Minimizing or reducing the cross packing of one mutant capsid gene with another mutant gene is a prerequisite for generating mutant AAV library. Cross packaging limits the ability to screen and select AAV mutants with desirable properties such as tropism, antibody reactivity etc., and may also result in the selection of false-positives and loss of the actual mutant/s. This can be prevented by developing a method for single integration of one capsid gene per cell. The integration frequency can be dependent on the ratio of mutant plasmids harboring the attB site to integrase-encoding plasmids. This was evaluated by transfecting HEK293 cells with two donor plasmids in conjunction with a third plasmid that encoded the integrase φC3. The first and second donor plasmid contains genes for red fluorescent protein (RFP) and green fluorescent protein (GFP), respectively. Additionally, both donor plasmids contain neomycin resistance gene for drug selection and attB DNA attachment site for genome integration. The results of these experiments have shown that a 1:50 ratio of donor plasmid to integrase φC3 plasmid has generated the highest amount of donor plasmid integration with less than 10% double-integration rate.
In Vivo Screening of mutant AAV Virions for the Ability to Pass Through the Inner Limiting Membrane (ILM) and Infect Retinal Cells in Non-Human Primate Eyes
Naturally occurring serotypes of AAV are unable to cross through the ILM when AAV is administered via intravitreal injection in the eye. Therefore, naturally occurring AAVs cannot effectively transduce photoreceptor cells in the eye. To select mutant AAVs with improved photoreceptor targeting via intravitreal injection, a sample of mutant AAV capsid library (shown in Fig. 1) packaged mutant AAV virions, which contain random insertion of peptide in a surface exposed region of the capsid, were injected intravitreally into the eyes of African Green monkeys. After six weeks, retinal tissue explants from sacrificed animals were collected and transduced with the adenovirus serotype-5 (Ad5). The Ad5 increased the amount of mutant capsid RNA in infected cells by increasing the production of mutant AAV RNA, which encoded for mCap, in target cells that have been transduced with the mutant AAV. Then, RNA was extracted from tissue punches, the mutant capsid DNA was amplified using RT-PCR, and the samples were sequenced to identify the mutant AAV capsids that could successfully traverse the ILM and infect retinal cells. The mutant library can be repackaged in AAVs and continually screened for mutant AAVs until a desired mutant capsid protein has been identified. The details of this screening method are shown in Fig. 1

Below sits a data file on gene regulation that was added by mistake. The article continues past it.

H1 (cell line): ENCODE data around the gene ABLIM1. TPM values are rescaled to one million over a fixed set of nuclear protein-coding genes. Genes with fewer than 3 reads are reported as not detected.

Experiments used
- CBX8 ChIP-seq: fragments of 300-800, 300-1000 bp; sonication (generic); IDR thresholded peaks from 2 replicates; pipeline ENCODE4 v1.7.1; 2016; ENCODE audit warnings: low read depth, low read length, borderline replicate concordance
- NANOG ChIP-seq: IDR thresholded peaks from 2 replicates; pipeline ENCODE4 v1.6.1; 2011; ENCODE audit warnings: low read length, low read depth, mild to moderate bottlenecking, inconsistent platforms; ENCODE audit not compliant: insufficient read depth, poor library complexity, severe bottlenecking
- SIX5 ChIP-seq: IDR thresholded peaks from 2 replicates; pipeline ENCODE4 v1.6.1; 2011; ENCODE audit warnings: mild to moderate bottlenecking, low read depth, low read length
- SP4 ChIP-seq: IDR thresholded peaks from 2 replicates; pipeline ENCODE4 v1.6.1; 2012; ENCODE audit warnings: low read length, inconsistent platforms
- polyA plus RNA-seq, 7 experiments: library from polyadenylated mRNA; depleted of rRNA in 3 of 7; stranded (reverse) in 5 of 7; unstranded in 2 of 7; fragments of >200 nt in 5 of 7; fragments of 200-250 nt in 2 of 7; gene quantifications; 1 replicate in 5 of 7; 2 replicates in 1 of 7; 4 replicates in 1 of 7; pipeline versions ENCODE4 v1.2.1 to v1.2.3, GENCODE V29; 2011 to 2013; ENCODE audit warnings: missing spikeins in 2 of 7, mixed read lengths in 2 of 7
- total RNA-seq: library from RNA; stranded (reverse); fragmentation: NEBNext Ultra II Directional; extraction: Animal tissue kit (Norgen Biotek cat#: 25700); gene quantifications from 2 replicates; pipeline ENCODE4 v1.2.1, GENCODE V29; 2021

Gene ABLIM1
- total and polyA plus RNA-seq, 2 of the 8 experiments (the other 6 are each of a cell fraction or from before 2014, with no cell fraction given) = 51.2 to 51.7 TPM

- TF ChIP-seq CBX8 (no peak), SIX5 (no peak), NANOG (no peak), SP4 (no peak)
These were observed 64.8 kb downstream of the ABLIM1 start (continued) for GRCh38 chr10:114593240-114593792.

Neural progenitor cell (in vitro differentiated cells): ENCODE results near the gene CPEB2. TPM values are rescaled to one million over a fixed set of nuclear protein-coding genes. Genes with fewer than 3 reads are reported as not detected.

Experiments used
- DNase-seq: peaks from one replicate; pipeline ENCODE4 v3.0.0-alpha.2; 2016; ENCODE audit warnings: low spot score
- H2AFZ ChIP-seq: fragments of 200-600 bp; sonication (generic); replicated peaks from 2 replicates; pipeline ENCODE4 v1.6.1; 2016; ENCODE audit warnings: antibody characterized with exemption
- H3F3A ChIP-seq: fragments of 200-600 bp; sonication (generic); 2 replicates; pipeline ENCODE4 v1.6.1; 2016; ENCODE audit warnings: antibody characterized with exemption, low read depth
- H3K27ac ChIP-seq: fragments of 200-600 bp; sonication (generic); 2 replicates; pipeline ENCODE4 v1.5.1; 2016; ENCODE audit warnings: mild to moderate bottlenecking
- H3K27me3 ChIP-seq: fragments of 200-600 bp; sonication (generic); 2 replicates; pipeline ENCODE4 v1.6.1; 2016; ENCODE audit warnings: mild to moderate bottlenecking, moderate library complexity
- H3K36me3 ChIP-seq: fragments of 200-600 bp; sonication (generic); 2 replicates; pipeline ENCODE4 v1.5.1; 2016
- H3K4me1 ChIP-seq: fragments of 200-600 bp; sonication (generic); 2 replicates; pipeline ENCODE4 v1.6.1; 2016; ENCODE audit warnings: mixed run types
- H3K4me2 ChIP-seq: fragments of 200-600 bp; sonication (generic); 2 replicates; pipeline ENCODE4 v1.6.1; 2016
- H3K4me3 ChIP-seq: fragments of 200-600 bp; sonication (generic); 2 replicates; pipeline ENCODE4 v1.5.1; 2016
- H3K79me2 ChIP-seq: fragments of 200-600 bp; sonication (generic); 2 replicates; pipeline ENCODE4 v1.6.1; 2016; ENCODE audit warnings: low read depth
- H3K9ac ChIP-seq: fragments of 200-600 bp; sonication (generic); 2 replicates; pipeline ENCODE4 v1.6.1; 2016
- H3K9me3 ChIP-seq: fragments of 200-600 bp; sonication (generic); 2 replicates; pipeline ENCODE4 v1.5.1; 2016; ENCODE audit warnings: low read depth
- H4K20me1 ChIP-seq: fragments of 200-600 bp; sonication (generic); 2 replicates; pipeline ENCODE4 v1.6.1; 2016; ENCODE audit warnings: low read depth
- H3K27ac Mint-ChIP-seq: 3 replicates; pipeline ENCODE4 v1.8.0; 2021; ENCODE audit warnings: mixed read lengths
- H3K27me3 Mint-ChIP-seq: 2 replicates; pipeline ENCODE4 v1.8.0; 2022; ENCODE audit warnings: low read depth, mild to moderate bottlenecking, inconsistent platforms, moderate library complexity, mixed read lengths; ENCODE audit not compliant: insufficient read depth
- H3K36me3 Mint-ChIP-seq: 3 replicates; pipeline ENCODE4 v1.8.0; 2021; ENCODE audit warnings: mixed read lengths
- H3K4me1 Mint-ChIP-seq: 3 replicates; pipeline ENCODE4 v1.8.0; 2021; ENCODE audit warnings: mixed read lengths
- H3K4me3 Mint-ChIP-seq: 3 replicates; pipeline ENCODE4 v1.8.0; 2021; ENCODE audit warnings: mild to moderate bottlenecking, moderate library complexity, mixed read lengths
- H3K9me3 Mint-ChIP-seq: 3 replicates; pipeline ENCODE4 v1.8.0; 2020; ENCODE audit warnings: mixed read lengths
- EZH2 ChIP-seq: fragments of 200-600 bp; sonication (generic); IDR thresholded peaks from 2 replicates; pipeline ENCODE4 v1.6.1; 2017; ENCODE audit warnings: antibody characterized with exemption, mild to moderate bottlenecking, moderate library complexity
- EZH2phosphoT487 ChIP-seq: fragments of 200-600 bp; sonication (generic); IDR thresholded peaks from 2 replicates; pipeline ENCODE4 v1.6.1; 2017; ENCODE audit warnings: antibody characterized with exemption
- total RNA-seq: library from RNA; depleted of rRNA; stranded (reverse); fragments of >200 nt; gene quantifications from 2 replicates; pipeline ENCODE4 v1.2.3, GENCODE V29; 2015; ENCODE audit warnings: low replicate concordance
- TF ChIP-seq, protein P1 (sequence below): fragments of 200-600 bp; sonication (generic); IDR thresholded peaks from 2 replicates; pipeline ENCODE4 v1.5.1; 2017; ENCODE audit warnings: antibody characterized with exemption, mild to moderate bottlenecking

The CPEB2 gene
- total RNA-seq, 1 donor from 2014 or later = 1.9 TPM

Medical applications of the invention
The methods described in this patent application can be used for developing novel AAV vectors for gene therapy.
Chavez, et. al., Mutant viral capsid libraries, and related systems and methods. United States Patent Application 11,427,931; August 30, 2022
Disclaimers: Our blogs or news articles based on US patents (granted or applications) are meant for scientific information only. Consult with a patent attorney or similar patent experts before experimenting with any concepts or technologies described in a patent (granted or application).